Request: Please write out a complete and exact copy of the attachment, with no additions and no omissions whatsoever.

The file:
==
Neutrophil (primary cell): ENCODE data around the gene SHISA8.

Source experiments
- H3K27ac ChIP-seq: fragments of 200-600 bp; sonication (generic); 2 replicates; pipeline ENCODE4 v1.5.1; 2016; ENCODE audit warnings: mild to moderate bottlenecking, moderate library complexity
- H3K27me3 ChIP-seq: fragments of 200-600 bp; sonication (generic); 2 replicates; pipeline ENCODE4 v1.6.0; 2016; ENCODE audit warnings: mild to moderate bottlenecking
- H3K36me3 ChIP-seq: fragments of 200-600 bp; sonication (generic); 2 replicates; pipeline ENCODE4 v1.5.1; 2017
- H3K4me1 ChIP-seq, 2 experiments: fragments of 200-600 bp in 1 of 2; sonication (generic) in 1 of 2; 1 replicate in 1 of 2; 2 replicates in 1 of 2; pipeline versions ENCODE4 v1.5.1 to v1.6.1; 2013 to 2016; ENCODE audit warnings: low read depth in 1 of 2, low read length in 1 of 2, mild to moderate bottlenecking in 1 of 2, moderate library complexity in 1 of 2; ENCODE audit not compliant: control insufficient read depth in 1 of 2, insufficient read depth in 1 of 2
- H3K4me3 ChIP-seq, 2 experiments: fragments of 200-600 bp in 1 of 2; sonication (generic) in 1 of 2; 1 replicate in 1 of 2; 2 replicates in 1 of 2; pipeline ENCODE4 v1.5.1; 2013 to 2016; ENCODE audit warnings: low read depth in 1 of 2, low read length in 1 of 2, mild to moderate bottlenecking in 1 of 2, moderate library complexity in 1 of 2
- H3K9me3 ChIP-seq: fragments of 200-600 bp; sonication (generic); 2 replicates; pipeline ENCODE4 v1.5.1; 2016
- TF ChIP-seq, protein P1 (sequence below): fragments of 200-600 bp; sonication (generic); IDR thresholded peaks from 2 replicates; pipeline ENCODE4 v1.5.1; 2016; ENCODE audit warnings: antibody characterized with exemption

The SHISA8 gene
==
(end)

Neutrophil (primary cell): ENCODE data around the gene SHISA8.

Source experiments
- H3K27ac ChIP-seq: fragments of 200-600 bp; sonication (generic); 2 replicates; pipeline ENCODE4 v1.5.1; 2016; ENCODE audit warnings: mild to moderate bottlenecking, moderate library complexity
- H3K27me3 ChIP-seq: fragments of 200-600 bp; sonication (generic); 2 replicates; pipeline ENCODE4 v1.6.0; 2016; ENCODE audit warnings: mild to moderate bottlenecking
- H3K36me3 ChIP-seq: fragments of 200-600 bp; sonication (generic); 2 replicates; pipeline ENCODE4 v1.5.1; 2017
- H3K4me1 ChIP-seq, 2 experiments: fragments of 200-600 bp in 1 of 2; sonication (generic) in 1 of 2; 1 replicate in 1 of 2; 2 replicates in 1 of 2; pipeline versions ENCODE4 v1.5.1 to v1.6.1; 2013 to 2016; ENCODE audit warnings: low read depth in 1 of 2, low read length in 1 of 2, mild to moderate bottlenecking in 1 of 2, moderate library complexity in 1 of 2; ENCODE audit not compliant: control insufficient read depth in 1 of 2, insufficient read depth in 1 of 2
- H3K4me3 ChIP-seq, 2 experiments: fragments of 200-600 bp in 1 of 2; sonication (generic) in 1 of 2; 1 replicate in 1 of 2; 2 replicates in 1 of 2; pipeline ENCODE4 v1.5.1; 2013 to 2016; ENCODE audit warnings: low read depth in 1 of 2, low read length in 1 of 2, mild to moderate bottlenecking in 1 of 2, moderate library complexity in 1 of 2
- H3K9me3 ChIP-seq: fragments of 200-600 bp; sonication (generic); 2 replicates; pipeline ENCODE4 v1.5.1; 2016
- TF ChIP-seq, protein P1 (sequence below): fragments of 200-600 bp; sonication (generic); IDR thresholded peaks from 2 replicates; pipeline ENCODE4 v1.5.1; 2016; ENCODE audit warnings: antibody characterized with exemption

The SHISA8 gene